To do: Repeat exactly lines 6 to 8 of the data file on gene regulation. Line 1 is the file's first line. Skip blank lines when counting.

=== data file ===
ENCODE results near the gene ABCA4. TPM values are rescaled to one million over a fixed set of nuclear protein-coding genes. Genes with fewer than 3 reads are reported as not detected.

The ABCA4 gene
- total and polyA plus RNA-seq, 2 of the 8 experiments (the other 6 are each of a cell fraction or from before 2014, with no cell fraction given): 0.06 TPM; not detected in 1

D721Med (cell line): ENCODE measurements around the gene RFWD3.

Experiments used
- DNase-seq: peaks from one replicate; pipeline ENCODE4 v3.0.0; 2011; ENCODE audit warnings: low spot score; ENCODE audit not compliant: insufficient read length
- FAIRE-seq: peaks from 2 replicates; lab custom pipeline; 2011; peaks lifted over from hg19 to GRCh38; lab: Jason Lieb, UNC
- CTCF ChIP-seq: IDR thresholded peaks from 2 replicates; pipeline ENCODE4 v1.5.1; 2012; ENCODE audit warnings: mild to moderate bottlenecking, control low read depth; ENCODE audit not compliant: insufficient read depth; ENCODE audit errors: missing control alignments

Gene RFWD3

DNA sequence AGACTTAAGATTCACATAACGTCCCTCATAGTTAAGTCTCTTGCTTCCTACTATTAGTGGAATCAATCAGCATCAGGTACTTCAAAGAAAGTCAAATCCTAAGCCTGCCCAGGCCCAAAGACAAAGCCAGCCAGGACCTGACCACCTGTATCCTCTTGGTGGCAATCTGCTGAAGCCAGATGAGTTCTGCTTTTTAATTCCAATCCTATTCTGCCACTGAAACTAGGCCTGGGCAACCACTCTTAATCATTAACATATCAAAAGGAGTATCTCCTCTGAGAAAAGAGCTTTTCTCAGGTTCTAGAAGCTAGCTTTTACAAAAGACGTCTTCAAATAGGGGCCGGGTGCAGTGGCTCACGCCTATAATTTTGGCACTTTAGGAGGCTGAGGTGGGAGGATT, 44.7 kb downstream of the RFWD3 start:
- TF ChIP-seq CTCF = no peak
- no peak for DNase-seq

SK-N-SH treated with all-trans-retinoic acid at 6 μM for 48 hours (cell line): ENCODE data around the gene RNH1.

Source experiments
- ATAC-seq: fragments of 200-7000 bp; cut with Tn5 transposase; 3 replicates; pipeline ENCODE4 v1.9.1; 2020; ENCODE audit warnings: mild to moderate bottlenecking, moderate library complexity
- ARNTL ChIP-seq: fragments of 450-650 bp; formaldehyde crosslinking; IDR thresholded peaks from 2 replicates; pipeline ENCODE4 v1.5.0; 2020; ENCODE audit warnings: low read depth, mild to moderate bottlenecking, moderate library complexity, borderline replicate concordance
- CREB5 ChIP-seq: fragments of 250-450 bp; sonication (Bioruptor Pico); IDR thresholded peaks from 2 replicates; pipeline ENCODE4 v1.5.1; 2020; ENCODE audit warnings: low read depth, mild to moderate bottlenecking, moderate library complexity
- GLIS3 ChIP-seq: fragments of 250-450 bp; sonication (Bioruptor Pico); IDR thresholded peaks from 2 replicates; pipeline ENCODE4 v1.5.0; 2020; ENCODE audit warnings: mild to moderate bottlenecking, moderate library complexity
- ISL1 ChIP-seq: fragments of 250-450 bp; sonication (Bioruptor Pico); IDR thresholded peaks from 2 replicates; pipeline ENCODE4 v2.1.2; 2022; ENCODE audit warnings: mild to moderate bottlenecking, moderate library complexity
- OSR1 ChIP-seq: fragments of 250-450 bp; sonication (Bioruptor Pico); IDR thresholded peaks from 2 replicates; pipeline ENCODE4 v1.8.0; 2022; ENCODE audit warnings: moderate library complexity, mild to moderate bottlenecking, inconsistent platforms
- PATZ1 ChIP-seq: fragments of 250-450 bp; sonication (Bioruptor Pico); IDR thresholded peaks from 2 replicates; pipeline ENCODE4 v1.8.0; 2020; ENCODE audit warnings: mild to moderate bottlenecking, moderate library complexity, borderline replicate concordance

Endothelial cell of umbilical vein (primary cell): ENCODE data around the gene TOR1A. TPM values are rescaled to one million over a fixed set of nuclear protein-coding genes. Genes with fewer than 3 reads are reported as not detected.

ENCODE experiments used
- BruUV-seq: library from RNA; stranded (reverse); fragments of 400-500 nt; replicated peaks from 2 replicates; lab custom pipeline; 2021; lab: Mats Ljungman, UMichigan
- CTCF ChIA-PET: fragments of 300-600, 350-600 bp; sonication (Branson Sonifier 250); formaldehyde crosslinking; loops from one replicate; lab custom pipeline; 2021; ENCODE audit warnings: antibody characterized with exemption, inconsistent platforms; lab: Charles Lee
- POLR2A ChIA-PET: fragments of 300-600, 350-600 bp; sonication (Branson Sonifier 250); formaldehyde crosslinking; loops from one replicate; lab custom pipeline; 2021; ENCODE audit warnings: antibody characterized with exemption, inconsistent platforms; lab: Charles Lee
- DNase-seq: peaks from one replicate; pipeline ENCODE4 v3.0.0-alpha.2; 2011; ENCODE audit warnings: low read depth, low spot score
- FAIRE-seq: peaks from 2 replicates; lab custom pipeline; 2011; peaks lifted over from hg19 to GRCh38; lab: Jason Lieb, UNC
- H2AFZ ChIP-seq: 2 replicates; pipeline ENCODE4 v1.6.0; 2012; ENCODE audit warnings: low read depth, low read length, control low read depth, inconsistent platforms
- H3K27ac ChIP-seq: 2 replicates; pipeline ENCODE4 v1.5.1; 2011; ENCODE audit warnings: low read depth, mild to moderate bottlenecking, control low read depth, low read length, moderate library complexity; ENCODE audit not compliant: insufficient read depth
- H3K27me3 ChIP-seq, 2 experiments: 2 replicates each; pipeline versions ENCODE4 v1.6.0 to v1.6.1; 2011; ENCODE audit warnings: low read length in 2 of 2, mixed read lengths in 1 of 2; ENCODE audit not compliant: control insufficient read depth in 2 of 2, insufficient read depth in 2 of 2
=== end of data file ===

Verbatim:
- DNase-seq: peaks from one replicate; pipeline ENCODE4 v3.0.0; 2011; ENCODE audit warnings: low spot score; ENCODE audit not compliant: insufficient read length
- FAIRE-seq: peaks from 2 replicates; lab custom pipeline; 2011; peaks lifted over from hg19 to GRCh38; lab: Jason Lieb, UNC
- CTCF ChIP-seq: IDR thresholded peaks from 2 replicates; pipeline ENCODE4 v1.5.1; 2012; ENCODE audit warnings: mild to moderate bottlenecking, control low read depth; ENCODE audit not compliant: insufficient read depth; ENCODE audit errors: missing control alignments